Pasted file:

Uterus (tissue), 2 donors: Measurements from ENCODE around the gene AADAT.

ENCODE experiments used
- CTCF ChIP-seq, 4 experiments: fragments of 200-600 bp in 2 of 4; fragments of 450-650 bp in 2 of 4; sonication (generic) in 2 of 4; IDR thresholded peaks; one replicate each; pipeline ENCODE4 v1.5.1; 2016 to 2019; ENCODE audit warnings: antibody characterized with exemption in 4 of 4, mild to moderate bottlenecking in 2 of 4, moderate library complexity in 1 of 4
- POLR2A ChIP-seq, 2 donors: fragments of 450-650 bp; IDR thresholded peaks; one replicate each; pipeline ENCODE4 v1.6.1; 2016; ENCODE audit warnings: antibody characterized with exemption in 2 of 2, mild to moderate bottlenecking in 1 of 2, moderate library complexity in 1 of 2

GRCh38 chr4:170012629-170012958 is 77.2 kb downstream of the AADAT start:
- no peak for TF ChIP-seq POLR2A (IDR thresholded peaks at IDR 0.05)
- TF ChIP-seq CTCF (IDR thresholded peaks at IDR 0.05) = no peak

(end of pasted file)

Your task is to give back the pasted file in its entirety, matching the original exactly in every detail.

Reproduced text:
Uterus (tissue), 2 donors: Measurements from ENCODE around the gene AADAT.

ENCODE experiments used
- CTCF ChIP-seq, 4 experiments: fragments of 200-600 bp in 2 of 4; fragments of 450-650 bp in 2 of 4; sonication (generic) in 2 of 4; IDR thresholded peaks; one replicate each; pipeline ENCODE4 v1.5.1; 2016 to 2019; ENCODE audit warnings: antibody characterized with exemption in 4 of 4, mild to moderate bottlenecking in 2 of 4, moderate library complexity in 1 of 4
- POLR2A ChIP-seq, 2 donors: fragments of 450-650 bp; IDR thresholded peaks; one replicate each; pipeline ENCODE4 v1.6.1; 2016; ENCODE audit warnings: antibody characterized with exemption in 2 of 2, mild to moderate bottlenecking in 1 of 2, moderate library complexity in 1 of 2

GRCh38 chr4:170012629-170012958 is 77.2 kb downstream of the AADAT start:
- no peak for TF ChIP-seq POLR2A (IDR thresholded peaks at IDR 0.05)
- TF ChIP-seq CTCF (IDR thresholded peaks at IDR 0.05) = no peak